Unemployment in Black Cities: Cleveland, Ohio
10 months ago
As part of our continuing series, we look at black unemployment in the much-maligned Rust Belt city.
Cleveland is one of the “blackest” municipalities in the Rust Belt.
According to the Census Department, African-Americans formed a majority there in 2010, at over 53% of the population. This dwarfed the white demographic (37%) and especially the Hispanic community (10%). The heavy black representation outpaced that of rival city Cincinnati and was far higher than in the populous state capital of Columbus.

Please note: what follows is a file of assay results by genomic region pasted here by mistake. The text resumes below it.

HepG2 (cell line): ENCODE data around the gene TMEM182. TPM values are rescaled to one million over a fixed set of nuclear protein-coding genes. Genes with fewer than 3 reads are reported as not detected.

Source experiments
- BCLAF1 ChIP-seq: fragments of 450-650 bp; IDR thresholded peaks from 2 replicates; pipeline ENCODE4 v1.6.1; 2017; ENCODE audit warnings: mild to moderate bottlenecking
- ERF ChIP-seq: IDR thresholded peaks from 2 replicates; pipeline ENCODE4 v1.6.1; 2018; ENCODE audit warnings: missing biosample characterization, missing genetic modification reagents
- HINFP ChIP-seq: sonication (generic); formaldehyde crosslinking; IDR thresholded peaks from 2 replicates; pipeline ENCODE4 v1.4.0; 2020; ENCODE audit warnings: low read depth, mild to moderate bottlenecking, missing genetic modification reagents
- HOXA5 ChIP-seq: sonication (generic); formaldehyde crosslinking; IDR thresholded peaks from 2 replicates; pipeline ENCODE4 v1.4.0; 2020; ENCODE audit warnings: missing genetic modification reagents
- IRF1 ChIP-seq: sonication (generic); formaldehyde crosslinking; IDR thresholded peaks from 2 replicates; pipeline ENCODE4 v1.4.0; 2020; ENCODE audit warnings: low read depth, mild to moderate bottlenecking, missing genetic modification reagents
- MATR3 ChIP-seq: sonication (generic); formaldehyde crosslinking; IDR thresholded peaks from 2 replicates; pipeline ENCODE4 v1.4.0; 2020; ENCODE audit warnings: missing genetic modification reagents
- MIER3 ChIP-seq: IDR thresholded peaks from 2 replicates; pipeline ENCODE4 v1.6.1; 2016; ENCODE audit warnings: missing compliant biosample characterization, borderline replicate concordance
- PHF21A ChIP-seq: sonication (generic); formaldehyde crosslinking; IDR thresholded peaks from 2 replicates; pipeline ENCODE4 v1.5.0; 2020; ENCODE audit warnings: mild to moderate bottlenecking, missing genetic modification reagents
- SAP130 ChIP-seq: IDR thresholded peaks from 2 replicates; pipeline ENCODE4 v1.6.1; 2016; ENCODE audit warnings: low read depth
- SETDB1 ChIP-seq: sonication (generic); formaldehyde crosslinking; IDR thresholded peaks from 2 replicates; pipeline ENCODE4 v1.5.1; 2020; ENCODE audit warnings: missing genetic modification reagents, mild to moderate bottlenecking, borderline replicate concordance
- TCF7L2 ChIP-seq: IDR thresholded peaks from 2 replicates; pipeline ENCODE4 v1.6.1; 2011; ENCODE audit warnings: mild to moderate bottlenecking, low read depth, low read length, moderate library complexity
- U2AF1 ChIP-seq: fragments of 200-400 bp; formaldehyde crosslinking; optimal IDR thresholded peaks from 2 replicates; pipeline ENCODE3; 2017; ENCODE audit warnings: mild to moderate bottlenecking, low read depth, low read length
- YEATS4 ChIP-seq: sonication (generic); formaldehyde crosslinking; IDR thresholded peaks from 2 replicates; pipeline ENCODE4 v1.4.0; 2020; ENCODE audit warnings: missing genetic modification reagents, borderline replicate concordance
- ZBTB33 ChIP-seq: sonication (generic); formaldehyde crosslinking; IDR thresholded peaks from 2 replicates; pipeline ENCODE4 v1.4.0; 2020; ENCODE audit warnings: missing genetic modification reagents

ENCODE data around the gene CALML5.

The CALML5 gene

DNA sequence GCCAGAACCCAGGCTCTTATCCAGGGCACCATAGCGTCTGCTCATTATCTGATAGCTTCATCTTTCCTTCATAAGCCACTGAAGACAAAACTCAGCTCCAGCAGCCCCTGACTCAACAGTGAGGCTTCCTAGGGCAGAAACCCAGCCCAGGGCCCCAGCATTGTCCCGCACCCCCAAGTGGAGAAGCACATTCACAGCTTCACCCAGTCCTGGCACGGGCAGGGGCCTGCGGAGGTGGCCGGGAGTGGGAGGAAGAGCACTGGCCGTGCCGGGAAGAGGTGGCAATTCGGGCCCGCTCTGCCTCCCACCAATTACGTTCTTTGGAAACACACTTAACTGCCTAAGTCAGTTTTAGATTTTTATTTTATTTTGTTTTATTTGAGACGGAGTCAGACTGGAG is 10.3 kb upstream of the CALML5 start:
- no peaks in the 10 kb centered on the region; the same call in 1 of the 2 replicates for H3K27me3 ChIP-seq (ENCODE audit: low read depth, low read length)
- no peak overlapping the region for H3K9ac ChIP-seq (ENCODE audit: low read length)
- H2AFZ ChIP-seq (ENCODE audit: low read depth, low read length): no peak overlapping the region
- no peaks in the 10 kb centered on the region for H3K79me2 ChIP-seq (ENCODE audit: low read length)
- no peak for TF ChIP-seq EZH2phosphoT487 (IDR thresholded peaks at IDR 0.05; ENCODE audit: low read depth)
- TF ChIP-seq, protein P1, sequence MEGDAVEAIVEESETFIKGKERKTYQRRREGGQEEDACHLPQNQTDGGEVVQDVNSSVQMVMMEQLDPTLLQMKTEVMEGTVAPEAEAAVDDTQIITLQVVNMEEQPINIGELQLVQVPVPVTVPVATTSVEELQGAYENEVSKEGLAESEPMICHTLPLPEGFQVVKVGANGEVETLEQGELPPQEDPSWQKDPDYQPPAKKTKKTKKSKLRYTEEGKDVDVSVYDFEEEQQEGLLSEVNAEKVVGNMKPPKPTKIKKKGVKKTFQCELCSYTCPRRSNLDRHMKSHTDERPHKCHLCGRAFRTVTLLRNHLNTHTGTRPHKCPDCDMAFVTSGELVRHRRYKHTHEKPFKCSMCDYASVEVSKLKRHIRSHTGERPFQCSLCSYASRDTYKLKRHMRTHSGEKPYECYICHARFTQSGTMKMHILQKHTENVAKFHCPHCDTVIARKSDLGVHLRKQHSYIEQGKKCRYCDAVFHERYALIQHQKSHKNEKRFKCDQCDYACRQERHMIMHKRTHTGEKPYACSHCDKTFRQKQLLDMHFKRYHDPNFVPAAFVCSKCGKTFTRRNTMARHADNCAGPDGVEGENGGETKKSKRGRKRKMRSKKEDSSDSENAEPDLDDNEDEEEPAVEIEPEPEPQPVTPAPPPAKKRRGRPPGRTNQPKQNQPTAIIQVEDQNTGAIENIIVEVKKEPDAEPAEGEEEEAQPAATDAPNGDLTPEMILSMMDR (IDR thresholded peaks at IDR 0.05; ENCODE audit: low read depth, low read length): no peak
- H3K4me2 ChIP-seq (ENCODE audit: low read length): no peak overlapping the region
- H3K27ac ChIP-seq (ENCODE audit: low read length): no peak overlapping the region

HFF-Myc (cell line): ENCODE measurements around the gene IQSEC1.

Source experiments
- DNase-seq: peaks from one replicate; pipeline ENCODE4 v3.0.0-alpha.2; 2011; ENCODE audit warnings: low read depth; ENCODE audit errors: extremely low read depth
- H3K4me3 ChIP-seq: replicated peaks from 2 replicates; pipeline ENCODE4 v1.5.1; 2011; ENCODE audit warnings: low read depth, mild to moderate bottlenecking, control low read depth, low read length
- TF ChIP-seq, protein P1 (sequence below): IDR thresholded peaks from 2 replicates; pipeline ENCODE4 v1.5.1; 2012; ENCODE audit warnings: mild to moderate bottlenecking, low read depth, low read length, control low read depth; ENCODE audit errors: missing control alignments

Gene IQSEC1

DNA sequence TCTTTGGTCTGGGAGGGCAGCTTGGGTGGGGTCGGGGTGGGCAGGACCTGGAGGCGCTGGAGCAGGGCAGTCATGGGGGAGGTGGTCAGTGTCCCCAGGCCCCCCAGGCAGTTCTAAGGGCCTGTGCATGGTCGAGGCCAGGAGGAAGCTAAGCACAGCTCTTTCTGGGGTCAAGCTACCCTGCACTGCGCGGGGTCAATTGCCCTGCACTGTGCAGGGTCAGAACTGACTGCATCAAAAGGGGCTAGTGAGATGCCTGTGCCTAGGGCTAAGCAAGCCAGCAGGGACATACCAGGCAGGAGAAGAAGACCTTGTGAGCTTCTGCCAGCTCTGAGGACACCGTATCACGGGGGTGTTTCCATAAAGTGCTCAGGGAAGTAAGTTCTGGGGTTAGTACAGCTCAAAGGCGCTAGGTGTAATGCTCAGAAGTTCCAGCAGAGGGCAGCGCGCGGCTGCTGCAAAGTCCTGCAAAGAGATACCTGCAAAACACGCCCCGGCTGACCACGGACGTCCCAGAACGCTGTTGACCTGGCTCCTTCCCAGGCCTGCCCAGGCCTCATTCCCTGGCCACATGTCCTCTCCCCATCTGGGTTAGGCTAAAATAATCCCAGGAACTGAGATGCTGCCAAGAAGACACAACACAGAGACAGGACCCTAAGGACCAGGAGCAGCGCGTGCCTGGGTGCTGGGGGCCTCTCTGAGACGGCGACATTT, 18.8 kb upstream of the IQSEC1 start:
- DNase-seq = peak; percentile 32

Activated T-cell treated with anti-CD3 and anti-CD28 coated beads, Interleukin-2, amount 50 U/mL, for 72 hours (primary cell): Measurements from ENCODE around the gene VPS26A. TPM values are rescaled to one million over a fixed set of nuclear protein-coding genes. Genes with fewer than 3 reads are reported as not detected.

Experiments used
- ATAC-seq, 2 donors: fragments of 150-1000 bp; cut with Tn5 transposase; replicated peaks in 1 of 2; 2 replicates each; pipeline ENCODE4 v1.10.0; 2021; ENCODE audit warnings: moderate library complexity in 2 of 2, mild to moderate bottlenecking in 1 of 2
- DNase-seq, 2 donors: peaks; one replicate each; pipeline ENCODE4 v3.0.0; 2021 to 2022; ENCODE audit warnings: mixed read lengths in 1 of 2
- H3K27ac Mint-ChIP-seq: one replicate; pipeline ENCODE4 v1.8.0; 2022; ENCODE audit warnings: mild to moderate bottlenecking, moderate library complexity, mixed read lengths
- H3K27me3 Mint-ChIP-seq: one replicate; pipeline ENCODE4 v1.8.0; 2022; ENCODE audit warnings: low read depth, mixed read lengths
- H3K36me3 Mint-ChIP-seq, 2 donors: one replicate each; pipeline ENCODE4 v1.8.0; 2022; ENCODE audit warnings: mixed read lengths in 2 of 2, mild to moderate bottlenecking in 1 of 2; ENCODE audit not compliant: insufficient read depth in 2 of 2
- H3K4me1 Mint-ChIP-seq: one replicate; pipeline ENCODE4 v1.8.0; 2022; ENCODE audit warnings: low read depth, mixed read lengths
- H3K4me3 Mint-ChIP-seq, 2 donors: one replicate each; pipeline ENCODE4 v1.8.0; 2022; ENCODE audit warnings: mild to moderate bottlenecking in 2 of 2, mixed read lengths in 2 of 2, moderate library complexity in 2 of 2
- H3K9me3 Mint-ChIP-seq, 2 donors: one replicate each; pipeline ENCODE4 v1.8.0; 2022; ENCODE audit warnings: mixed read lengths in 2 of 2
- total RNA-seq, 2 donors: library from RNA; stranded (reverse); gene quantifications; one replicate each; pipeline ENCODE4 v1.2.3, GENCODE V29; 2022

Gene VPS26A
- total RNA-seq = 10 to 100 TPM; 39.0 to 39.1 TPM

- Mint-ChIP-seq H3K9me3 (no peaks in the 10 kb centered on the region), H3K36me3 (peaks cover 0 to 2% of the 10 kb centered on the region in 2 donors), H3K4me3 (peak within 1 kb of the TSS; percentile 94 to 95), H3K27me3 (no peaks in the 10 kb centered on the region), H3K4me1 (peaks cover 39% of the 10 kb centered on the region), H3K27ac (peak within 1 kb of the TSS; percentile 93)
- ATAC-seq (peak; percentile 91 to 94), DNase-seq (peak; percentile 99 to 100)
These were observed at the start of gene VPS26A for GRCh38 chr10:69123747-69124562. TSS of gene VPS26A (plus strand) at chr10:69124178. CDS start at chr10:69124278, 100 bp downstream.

People of color have long called Cleveland home. Much of this is due to the city’s economic development; situated on the Ohio and Erie Canal and with good access to markets both east and west, it became one of the early industrial centers in its region. This attracted unskilled black laborers from the South looking for work, and as the city grew these individuals stayed and prospered with it.
But the good times didn’t last. A migration of a different sort began in the twentieth century, with manufacturing jobs finding their way overseas to countries with much lower labor and production costs. As a result, Cleveland began a long, slow decline that saw many of its once-busy factories stand idle and eventually rot away. The city and its decay into ugly irrelevance became a token of urban failure and a punch line for comedians.
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